The world knew my wife as a uniquely talented designer, a founder of a great fashion company, a beautiful, gracious, accomplished artisan. But the world knew little of her nine years as a cancer patient.
I had been trying to write my story for several years, haunted by one friend's comment. "Great," he had said to me, drinking a cup of coffee in my kitchen, "another memoir about a mother who dies from cancer."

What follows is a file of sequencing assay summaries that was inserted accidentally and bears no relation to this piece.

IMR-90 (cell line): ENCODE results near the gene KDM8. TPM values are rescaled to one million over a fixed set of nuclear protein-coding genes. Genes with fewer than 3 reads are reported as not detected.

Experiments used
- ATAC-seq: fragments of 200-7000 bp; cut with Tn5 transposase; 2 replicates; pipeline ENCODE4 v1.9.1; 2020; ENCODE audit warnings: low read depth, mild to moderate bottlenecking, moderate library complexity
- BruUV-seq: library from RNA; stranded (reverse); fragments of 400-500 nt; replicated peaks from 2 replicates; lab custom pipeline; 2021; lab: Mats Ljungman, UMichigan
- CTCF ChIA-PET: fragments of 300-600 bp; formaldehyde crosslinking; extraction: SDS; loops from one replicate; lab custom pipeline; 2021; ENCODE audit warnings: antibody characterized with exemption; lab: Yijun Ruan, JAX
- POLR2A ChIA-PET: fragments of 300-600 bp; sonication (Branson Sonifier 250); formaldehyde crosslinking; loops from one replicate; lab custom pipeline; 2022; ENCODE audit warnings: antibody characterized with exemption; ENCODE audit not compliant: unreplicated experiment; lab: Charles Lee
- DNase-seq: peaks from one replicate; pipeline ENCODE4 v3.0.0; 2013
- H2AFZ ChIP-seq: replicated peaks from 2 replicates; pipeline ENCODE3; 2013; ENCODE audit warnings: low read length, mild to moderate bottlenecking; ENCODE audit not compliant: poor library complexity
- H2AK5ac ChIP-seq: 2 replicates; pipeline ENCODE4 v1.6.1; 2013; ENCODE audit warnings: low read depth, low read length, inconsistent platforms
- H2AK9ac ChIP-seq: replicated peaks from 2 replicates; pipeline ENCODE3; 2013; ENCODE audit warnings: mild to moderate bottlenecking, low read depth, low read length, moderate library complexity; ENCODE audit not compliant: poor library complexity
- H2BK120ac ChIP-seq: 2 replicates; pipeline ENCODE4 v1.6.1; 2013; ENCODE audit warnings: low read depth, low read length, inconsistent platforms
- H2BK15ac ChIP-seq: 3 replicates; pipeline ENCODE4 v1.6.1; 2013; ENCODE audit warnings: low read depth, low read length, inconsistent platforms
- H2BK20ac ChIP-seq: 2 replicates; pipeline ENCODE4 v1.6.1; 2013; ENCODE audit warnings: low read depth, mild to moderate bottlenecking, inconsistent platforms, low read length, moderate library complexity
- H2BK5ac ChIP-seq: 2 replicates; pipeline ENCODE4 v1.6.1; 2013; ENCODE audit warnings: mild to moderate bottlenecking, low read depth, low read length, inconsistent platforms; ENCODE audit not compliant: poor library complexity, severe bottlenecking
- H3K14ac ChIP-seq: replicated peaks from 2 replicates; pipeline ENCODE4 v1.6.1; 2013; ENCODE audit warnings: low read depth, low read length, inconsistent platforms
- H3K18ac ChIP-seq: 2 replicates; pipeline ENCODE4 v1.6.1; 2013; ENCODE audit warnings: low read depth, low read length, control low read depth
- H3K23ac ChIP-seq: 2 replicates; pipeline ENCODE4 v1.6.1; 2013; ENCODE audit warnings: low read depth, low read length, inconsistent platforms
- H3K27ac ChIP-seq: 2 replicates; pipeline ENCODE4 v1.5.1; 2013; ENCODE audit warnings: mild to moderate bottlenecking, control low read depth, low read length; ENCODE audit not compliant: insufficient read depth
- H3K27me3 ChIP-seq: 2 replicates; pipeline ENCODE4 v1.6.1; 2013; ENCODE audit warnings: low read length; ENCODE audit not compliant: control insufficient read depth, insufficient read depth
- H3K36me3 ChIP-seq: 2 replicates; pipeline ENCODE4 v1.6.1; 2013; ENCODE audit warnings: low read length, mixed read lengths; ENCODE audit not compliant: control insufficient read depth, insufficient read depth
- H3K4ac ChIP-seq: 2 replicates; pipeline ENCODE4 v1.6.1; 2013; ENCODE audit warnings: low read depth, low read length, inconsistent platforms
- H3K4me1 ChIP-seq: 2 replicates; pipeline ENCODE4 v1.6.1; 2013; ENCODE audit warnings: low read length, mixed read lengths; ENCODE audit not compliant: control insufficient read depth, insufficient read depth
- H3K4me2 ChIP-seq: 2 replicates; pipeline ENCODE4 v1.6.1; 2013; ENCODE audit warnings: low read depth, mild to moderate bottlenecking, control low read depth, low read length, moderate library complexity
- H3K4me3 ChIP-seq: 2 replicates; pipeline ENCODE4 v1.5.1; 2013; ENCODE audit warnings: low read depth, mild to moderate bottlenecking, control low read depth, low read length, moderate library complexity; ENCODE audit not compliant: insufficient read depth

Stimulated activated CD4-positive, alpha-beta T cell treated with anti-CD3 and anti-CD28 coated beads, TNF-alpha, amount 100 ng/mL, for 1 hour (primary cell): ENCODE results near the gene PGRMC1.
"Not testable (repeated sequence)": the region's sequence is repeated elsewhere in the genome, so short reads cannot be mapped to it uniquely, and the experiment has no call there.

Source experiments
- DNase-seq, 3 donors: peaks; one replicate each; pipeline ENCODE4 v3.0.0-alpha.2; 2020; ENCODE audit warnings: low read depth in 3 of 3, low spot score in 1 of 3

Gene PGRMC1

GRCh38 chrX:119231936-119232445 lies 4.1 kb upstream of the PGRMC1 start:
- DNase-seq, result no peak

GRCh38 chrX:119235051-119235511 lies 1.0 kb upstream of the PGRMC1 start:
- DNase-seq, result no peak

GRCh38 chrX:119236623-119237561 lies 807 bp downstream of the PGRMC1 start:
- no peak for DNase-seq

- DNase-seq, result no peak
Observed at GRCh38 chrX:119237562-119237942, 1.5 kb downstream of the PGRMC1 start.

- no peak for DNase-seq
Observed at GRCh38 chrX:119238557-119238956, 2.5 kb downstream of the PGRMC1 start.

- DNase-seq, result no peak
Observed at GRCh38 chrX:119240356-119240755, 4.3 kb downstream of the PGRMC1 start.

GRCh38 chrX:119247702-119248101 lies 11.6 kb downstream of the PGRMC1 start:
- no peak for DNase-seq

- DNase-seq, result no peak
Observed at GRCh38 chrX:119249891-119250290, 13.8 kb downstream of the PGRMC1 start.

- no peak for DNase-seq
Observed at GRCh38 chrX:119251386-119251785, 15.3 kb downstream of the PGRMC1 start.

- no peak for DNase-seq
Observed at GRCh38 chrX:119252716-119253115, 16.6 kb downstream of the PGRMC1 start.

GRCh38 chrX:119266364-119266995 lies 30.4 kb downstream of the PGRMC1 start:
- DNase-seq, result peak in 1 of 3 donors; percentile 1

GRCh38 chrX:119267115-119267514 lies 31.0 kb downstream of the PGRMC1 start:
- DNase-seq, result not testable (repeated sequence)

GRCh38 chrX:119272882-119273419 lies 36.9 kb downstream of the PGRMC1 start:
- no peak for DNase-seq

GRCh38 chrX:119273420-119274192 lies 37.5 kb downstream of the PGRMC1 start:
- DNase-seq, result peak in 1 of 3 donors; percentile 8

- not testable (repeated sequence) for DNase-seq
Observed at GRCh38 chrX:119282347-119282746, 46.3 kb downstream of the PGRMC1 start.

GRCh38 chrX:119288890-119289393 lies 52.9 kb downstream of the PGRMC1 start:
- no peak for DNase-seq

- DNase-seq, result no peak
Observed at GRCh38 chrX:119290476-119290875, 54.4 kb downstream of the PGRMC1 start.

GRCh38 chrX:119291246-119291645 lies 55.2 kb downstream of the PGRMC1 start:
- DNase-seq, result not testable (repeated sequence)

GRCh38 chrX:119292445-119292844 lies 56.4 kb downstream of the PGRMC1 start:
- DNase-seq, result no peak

Billions more are spent every year on research to find new treatments and cures for cancer. It's one of the most common diseases and one of the most costly. Why, then, is there so little focus on prevention?
You're almost there. You want to quit. In fact, 80 percent of your brain is sure you can. But 20 percent insists that you can't. How do you make it over to the other side without falling SPLAT on your face?